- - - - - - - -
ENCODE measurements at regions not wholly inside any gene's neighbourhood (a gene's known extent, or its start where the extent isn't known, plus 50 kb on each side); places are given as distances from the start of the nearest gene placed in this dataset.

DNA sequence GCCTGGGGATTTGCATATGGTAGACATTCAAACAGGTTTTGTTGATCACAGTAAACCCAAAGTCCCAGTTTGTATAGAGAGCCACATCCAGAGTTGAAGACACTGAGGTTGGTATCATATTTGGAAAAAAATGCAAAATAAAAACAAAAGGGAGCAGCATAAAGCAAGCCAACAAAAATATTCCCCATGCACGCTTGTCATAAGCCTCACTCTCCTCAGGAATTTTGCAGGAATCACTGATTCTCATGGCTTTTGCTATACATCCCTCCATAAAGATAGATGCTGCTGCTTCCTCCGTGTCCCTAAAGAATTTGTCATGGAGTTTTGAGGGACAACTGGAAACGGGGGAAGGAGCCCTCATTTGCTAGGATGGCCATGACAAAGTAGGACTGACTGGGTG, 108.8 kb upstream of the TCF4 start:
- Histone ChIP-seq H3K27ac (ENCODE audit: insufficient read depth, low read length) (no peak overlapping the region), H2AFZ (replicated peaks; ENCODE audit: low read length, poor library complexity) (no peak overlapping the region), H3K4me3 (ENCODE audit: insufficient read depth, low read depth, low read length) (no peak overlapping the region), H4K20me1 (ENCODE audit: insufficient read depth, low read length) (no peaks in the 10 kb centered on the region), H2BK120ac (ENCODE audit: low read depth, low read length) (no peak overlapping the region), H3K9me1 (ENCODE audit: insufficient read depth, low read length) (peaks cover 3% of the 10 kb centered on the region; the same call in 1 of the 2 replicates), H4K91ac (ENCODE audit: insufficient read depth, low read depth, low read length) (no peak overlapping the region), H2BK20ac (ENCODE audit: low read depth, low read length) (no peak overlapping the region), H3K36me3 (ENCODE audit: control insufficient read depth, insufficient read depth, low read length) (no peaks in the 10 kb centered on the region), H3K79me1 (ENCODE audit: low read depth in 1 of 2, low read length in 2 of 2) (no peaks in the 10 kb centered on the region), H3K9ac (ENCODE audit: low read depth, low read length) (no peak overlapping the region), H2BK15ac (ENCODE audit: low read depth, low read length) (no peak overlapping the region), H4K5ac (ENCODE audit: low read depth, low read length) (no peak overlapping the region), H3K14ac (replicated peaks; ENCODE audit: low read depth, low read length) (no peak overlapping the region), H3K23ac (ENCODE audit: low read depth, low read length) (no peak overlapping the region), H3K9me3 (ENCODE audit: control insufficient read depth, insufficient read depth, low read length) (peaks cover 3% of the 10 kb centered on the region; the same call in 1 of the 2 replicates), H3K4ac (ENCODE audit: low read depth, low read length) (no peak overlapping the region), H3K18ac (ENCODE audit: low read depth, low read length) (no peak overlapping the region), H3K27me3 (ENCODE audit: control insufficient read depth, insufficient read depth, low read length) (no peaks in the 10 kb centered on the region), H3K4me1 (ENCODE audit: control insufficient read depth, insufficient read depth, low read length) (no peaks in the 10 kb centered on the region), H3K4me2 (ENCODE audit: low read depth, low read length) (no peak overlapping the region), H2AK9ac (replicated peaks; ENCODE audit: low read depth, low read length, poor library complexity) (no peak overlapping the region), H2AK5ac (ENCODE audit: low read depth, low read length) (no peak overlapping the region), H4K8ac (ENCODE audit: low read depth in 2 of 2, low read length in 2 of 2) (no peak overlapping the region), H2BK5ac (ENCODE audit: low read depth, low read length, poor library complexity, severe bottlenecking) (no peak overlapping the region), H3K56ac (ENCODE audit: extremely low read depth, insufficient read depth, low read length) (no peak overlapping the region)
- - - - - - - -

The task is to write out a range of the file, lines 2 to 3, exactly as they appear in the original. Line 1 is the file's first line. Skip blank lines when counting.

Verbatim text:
DNA sequence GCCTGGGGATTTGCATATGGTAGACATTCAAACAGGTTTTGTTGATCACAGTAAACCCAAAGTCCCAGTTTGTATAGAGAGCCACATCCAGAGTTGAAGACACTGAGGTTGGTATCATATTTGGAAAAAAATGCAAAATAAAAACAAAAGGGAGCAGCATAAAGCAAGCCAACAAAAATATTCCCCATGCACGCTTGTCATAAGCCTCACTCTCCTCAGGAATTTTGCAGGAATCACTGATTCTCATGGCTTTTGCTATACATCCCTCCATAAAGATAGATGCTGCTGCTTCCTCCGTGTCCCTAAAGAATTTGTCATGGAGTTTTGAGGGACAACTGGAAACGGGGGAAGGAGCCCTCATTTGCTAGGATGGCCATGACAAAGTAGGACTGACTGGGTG, 108.8 kb upstream of the TCF4 start:
- Histone ChIP-seq H3K27ac (ENCODE audit: insufficient read depth, low read length) (no peak overlapping the region), H2AFZ (replicated peaks; ENCODE audit: low read length, poor library complexity) (no peak overlapping the region), H3K4me3 (ENCODE audit: insufficient read depth, low read depth, low read length) (no peak overlapping the region), H4K20me1 (ENCODE audit: insufficient read depth, low read length) (no peaks in the 10 kb centered on the region), H2BK120ac (ENCODE audit: low read depth, low read length) (no peak overlapping the region), H3K9me1 (ENCODE audit: insufficient read depth, low read length) (peaks cover 3% of the 10 kb centered on the region; the same call in 1 of the 2 replicates), H4K91ac (ENCODE audit: insufficient read depth, low read depth, low read length) (no peak overlapping the region), H2BK20ac (ENCODE audit: low read depth, low read length) (no peak overlapping the region), H3K36me3 (ENCODE audit: control insufficient read depth, insufficient read depth, low read length) (no peaks in the 10 kb centered on the region), H3K79me1 (ENCODE audit: low read depth in 1 of 2, low read length in 2 of 2) (no peaks in the 10 kb centered on the region), H3K9ac (ENCODE audit: low read depth, low read length) (no peak overlapping the region), H2BK15ac (ENCODE audit: low read depth, low read length) (no peak overlapping the region), H4K5ac (ENCODE audit: low read depth, low read length) (no peak overlapping the region), H3K14ac (replicated peaks; ENCODE audit: low read depth, low read length) (no peak overlapping the region), H3K23ac (ENCODE audit: low read depth, low read length) (no peak overlapping the region), H3K9me3 (ENCODE audit: control insufficient read depth, insufficient read depth, low read length) (peaks cover 3% of the 10 kb centered on the region; the same call in 1 of the 2 replicates), H3K4ac (ENCODE audit: low read depth, low read length) (no peak overlapping the region), H3K18ac (ENCODE audit: low read depth, low read length) (no peak overlapping the region), H3K27me3 (ENCODE audit: control insufficient read depth, insufficient read depth, low read length) (no peaks in the 10 kb centered on the region), H3K4me1 (ENCODE audit: control insufficient read depth, insufficient read depth, low read length) (no peaks in the 10 kb centered on the region), H3K4me2 (ENCODE audit: low read depth, low read length) (no peak overlapping the region), H2AK9ac (replicated peaks; ENCODE audit: low read depth, low read length, poor library complexity) (no peak overlapping the region), H2AK5ac (ENCODE audit: low read depth, low read length) (no peak overlapping the region), H4K8ac (ENCODE audit: low read depth in 2 of 2, low read length in 2 of 2) (no peak overlapping the region), H2BK5ac (ENCODE audit: low read depth, low read length, poor library complexity, severe bottlenecking) (no peak overlapping the region), H3K56ac (ENCODE audit: extremely low read depth, insufficient read depth, low read length) (no peak overlapping the region)